The Itasca-Heartland Trail Spur has a new name, a preliminary engineering design and revised wording for a state bonding bill.
For a decade, a citizen-led committee has been developing a multiple-purpose trail connecting Itasca State Park with the Heartland Trail.
When the Minnesota Legislature’s 2020 session begins Feb. 11, the committee will ask for a $3.8 million appropriation for the first phase of the project: a 1.75-mile trail from the Itasca State Park contact station to U.S. Hwy. 71, a tunnel under the highway with a retaining wall and a 1.96-mile trail east of the tunnel toward Emmaville, where it would connect with an existing snowmobile trail. Any remaining funds would be used for a trailhead at or near the proposed trails’ southern junction with the Heartland Trail.
In March, they plan to hold a “Park Rapids Legislative Action Day at the Capitol” to urge legislators to support the bonding request.
State Sen. Paul Utke (R-Park Rapids) has agreed to sponsor the Senate bonding bill, while State Rep. John Percell (DFL-Bemidji) will sponsor the bill in the House.
A doable plan
Last fall, the committee initially planned to request $10 million to construct a 17-mile trail from Itasca State Park to Emmaville, then seek additional funds for the project’s next phase: extending the trail from Emmaville to the Heartland Trail junction on County 4 and building a new trailhead access there.
That $10 million estimate made “a serious impact on our chances for full funding through a bonding bill,” warned committee member Vic Olson, calling it “extremely unlikely.”
“No paved trail project of that amount has ever been passed by the Legislature. In fact, in the 2018 session, the total bonding awarded to trail projects was about $7.5 million,” he said.
The committee met Monday, Jan. 13 to discuss the “more palatable” request of $3.8 million.
They also reviewed a preliminary engineering plan drawn up by Minnesota Department of Natural Resources staff.
DNR engineering specialist Dean Sether studied the terrain of the entire 17-mile route. The 200-plus-page plan includes detailed topography and cost analysis.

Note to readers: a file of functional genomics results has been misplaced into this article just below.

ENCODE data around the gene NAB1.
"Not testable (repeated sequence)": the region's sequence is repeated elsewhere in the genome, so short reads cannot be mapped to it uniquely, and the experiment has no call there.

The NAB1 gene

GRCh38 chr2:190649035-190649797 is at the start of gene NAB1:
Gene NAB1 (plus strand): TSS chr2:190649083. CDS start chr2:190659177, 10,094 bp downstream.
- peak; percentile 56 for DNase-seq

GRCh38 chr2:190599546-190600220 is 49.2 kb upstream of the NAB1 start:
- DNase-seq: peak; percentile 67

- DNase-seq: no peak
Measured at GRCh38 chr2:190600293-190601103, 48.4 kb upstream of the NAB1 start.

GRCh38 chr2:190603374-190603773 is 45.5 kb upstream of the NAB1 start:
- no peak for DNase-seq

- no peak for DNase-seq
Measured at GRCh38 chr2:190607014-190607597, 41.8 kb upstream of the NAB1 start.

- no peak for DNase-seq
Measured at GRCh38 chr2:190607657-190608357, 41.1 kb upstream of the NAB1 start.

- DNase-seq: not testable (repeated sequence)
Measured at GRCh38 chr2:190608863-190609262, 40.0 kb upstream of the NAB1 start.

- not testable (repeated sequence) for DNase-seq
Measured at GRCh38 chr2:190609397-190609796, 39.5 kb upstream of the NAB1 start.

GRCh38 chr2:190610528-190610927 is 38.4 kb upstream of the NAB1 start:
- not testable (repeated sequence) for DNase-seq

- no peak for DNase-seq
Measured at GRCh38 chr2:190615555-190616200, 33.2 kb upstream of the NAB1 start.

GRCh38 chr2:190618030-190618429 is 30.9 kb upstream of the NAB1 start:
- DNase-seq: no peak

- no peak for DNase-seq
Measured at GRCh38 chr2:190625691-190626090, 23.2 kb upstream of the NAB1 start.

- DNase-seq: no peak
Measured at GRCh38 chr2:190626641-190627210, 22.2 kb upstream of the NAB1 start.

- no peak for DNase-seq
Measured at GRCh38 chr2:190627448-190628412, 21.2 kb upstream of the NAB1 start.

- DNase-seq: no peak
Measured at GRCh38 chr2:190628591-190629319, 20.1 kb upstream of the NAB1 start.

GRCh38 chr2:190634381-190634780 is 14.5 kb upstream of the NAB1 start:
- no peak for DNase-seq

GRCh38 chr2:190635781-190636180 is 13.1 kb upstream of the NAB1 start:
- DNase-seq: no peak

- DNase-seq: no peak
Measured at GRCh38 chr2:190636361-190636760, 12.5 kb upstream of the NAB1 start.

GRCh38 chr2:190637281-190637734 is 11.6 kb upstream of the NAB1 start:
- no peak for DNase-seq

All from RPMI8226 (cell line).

The segment from the park contact station to Hwy. 71 is anticipated to cost $504,694. The tunnel is the most expensive at $2,310,079. The two-mile portion beyond the tunnel is estimated at $543,567. All together, this totals $3,358,340.
Committee member Deane Johnson asked if there was a recommended cushion, in case bids ended up higher than the estimates.
Sether said they could add 10 to 15 percent.
The committee decided to ask for $3.8 million.
The remaining 13 miles to Emmaville are projected at $4,607,804 – for a total project cost of $7,966,146 – but those funds are not being requested at this time.
Kent Skaar, senior project manager for the DNR Parks and Trails Division, said the plan is “significantly more advanced than it normally would be at this stage of the game,” reflecting the division’s commitment.
If funding was awarded, Hubbard County commissioner Char Christenson asked if the plan was workable.
Skaar replied it would form the basis for a formal resource review, including wetlands, and it makes Americans with Disabilities Act grades. Skaar said it’s possible there are natural and/or cultural resources that could be impacted by the route, but he and Sether did not have any concerns at this point.
That said, a recent modification to the minimum requirement for wetland impact could affect this project and other trail projects for years to come, Skaar said. “What I understand from the language, one acre of wetland impact will trigger a formal EAW (environmental assessment worksheet). We’ve never triggered that in the past. That will become a significant design criteria moving forward.”
The committee also agreed to rename the project the Itasca-Heartland Connection Trail.
“Now that we are going to ask for a bonding bill, all state legislators need to know where and what we are seeking. Heartland Spur or Itasca Spur does not explain it,” Olson said.
The bill’s new language reflects a change in strategy, he said. By describing the project as an extension of Itasca State Park, he said it will be seen as a benefit to a popular and profitable destination.
“Itasca is seen as a statewide attraction and, bluntly, one of the parks that generates a lot of income. That should help legislators see the project as good for the state, not just the Park Rapids area,” Olson said.
Letters of support will be sought prior to the March legislative action day. Those interested in going to the Capitol to advocate for the proposed trail should contact Park Rapids City Planner Andrew Mack at city hall for more information.
Olson speculated it could take a couple tries to get Legislature approval.
“We hope for your success,” Skaar said.